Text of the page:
Leslie Carol Botha: Girls and daughters kidnapped in Mexico – disappear into the night while lawyers collect fees to represent parents due to a negligent judicial system…
Search for Missing Daughters in Mexico Drives Families into Ruin*
IPS Inter Press Service
By Gladis Torres Ruiz
MEXICO CITY, Nov 19 2012 (CIMAC) – The families of thousands of girls and women who have disappeared in Mexico are spending everything they have in the search for their daughters – and for justice.
The families, who are mostly poor, face not only the steep legal costs involved, but also the negligence of justice system officials in Mexico when it comes to solving disappearances and murders of women.
The costs include the fees of lawyers and outside experts, appeals procedures, and travel expenses involved in the search for their daughters and the numerous visits to courtrooms or prosecutors’ offices.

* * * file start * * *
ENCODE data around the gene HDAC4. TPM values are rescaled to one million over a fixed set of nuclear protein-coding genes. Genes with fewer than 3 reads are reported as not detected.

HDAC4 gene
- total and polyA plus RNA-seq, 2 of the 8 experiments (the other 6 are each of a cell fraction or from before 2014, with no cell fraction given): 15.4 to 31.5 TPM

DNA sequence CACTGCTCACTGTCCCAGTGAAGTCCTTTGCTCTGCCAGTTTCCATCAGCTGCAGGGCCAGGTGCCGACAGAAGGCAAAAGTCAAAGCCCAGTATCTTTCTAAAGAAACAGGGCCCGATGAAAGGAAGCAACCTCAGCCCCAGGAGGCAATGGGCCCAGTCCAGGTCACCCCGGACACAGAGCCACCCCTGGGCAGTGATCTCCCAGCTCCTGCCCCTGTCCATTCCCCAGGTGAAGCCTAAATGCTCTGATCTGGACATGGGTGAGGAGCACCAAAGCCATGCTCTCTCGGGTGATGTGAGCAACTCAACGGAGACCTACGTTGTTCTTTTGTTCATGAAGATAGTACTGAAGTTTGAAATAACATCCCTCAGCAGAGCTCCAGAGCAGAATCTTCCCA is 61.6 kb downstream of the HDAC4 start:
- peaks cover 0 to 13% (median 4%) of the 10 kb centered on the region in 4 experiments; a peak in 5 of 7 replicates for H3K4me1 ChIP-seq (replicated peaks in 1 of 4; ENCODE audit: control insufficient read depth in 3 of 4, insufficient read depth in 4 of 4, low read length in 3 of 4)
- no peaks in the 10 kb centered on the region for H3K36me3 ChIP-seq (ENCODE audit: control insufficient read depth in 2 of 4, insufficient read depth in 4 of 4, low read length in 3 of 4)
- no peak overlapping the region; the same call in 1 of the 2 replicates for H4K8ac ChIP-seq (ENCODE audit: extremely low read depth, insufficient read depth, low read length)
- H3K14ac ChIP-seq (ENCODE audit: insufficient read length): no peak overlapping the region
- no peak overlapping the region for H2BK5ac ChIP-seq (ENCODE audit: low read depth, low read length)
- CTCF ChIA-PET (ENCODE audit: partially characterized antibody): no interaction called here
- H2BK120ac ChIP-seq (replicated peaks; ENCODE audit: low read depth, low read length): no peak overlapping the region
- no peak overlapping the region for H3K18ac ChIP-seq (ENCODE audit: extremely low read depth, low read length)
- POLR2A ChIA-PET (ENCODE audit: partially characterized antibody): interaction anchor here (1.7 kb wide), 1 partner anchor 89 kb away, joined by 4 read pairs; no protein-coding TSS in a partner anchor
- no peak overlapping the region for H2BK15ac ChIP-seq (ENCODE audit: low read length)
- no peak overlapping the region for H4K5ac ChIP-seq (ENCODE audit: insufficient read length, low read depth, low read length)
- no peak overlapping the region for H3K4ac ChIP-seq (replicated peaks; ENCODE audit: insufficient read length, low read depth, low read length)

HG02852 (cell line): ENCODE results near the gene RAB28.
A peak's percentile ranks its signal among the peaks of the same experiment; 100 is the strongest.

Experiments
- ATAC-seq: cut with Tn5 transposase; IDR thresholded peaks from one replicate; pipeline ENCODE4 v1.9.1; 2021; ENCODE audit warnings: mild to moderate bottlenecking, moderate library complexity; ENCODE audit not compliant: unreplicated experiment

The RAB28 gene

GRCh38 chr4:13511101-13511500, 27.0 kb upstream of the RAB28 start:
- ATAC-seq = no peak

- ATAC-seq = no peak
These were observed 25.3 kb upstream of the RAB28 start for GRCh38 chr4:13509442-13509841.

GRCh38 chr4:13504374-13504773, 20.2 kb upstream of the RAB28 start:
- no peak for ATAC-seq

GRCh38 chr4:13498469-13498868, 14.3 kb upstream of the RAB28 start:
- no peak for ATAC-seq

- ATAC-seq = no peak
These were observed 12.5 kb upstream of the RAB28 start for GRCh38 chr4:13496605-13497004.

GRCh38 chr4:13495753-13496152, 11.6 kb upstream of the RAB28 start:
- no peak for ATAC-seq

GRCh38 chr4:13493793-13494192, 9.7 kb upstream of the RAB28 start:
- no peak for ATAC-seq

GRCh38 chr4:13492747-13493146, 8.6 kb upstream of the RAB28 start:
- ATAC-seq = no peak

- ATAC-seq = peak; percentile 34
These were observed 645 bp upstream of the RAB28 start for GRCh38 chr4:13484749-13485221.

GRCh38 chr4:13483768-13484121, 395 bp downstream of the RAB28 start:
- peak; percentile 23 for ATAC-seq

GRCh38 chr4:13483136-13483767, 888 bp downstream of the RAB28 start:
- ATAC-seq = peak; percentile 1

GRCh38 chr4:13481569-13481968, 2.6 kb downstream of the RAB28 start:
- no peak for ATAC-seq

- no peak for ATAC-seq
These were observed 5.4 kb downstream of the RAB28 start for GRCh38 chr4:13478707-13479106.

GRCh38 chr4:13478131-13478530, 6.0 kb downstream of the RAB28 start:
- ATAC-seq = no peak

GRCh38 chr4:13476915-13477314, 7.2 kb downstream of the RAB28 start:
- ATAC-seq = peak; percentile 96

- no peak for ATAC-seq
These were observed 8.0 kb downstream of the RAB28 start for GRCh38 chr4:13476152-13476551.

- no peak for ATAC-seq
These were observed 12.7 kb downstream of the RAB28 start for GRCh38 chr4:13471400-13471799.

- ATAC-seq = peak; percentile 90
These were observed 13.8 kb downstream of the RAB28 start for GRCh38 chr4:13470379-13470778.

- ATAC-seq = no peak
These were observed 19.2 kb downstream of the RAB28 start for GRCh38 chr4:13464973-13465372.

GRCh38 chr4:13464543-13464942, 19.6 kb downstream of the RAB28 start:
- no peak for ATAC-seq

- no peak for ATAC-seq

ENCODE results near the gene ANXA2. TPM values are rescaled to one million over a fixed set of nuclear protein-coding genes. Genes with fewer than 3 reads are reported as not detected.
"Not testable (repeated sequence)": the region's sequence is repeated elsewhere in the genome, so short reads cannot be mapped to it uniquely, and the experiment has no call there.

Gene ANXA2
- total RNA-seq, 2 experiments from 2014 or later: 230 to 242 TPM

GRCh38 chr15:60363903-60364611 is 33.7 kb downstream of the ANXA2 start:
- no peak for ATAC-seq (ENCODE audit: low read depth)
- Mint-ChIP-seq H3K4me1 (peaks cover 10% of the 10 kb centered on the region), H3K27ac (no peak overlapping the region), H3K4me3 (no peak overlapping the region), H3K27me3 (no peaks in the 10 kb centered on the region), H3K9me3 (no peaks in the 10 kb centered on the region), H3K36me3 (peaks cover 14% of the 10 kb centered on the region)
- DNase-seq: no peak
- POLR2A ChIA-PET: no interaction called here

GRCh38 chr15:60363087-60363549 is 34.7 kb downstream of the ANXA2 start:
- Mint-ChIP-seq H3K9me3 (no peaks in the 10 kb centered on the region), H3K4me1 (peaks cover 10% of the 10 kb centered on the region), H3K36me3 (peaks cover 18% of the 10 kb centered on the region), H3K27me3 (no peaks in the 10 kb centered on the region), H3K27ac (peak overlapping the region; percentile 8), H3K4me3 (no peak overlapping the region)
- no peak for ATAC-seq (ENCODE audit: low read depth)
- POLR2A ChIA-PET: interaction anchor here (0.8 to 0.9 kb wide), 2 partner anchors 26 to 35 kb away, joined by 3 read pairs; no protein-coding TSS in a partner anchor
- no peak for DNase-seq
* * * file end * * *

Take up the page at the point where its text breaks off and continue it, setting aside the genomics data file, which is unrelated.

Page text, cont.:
To cap it all, some victims’ mothers have to pay for the meals and cell-phone bills of the judicial agents assigned to their case.
The outlay adds up to an average of 23,000 dollars per family – although the total can be higher depending on the complexity of the case and the length of the investigation, human rights defenders say.
The monetary cost of justice for women victims of violence “is very high and is invisible,” said lawyer Irma Villanueva, coordinator of the legal department of the Centre for Women’s Human Rights (CEDEHM) in the northern state of Chihuahua.
“No one talks, either, about the loss of employment, the expenses of food and transport, the mothers’ lack of care for their other children and grandchildren, as well as their physical and emotional exhaustion. All this remains unacknowledged,” said Villanueva.
The panorama is repeated virtually all over the country, where the disappearance of women, femicides (gender-related murders) and impunity are routine.
The National Citizen Observatory on Femicides (OCNF) reported that from January 2010 to June 2011, 1,235 women were killed in Mexico for gender-related reasons.
Between 2005 and 2011, in the state of Mexico, adjacent to the capital city and notorious for violence against women, the OCNF recorded 922 victims of femicide.